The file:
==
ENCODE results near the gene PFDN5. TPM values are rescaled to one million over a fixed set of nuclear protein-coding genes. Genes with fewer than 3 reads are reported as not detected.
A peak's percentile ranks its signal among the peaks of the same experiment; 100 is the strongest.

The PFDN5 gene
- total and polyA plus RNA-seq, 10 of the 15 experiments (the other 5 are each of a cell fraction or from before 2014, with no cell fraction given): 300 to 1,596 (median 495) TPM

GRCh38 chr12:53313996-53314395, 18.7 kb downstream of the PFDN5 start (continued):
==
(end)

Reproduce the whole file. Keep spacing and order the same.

ENCODE results near the gene PFDN5. TPM values are rescaled to one million over a fixed set of nuclear protein-coding genes. Genes with fewer than 3 reads are reported as not detected.
A peak's percentile ranks its signal among the peaks of the same experiment; 100 is the strongest.

The PFDN5 gene
- total and polyA plus RNA-seq, 10 of the 15 experiments (the other 5 are each of a cell fraction or from before 2014, with no cell fraction given): 300 to 1,596 (median 495) TPM

GRCh38 chr12:53313996-53314395, 18.7 kb downstream of the PFDN5 start (continued):